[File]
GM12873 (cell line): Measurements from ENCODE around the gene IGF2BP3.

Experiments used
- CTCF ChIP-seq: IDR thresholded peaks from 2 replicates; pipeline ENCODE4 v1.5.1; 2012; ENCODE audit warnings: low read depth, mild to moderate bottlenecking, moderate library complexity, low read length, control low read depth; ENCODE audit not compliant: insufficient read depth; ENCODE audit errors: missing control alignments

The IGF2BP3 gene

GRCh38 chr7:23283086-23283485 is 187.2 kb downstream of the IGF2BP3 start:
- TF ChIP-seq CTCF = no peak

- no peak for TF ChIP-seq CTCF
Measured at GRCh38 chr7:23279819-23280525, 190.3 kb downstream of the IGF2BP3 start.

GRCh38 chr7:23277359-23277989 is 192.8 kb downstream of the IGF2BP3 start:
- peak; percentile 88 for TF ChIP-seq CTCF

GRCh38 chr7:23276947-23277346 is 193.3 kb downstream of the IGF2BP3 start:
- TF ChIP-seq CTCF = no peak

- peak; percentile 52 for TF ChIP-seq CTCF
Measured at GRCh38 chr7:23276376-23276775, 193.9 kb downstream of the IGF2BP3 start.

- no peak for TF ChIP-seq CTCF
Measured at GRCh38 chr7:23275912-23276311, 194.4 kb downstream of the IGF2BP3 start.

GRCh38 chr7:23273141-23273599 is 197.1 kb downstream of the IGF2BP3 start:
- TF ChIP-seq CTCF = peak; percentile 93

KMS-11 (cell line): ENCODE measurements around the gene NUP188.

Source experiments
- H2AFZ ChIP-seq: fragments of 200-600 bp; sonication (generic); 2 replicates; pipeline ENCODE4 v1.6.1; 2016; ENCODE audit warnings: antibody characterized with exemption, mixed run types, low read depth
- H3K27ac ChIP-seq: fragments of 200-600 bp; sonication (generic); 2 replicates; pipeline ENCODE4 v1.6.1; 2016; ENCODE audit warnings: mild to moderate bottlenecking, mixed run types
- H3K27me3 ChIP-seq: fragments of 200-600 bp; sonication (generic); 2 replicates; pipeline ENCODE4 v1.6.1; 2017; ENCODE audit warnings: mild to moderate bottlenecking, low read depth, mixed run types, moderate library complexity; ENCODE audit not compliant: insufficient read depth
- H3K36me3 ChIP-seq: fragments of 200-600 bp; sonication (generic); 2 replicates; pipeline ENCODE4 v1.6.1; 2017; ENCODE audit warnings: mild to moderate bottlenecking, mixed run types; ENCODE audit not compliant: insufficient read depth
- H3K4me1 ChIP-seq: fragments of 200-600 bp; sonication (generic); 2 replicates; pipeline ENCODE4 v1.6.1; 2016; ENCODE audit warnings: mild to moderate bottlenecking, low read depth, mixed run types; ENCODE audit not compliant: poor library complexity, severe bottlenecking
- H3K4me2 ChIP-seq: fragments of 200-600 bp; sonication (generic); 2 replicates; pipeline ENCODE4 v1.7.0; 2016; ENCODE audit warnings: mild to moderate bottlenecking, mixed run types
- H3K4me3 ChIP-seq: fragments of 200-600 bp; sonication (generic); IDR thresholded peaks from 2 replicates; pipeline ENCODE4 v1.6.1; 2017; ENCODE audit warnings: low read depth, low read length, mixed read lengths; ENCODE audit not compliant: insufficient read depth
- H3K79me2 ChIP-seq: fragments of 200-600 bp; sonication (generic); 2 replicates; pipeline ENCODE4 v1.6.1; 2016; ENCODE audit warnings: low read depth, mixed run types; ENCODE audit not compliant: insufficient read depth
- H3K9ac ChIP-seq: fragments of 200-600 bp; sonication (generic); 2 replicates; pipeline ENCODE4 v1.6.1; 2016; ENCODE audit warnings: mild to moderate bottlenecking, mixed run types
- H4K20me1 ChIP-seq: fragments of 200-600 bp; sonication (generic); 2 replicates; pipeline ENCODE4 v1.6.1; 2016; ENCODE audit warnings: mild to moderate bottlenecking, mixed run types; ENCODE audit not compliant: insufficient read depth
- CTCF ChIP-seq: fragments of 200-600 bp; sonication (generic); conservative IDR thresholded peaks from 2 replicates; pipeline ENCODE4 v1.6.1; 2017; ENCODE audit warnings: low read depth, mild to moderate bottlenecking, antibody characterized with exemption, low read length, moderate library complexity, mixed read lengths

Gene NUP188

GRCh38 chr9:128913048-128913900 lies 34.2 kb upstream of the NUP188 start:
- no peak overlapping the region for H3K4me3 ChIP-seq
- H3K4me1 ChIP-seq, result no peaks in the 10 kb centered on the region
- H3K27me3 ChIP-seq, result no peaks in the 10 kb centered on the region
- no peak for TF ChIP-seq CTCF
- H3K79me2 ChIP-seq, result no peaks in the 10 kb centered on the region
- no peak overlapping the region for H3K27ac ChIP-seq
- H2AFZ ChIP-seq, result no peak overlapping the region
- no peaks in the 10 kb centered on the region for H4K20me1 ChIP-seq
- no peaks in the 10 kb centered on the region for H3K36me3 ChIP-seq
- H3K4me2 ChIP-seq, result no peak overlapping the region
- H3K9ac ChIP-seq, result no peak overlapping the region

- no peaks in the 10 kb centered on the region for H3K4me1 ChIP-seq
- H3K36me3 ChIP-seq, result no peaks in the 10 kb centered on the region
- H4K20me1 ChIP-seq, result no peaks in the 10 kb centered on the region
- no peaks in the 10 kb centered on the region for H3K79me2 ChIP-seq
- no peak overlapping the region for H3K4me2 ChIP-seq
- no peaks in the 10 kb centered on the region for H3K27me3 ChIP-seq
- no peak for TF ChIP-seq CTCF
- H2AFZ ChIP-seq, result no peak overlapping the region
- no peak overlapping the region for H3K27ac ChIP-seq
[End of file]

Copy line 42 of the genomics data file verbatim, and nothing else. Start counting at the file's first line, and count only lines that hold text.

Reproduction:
- no peaks in the 10 kb centered on the region for H3K36me3 ChIP-seq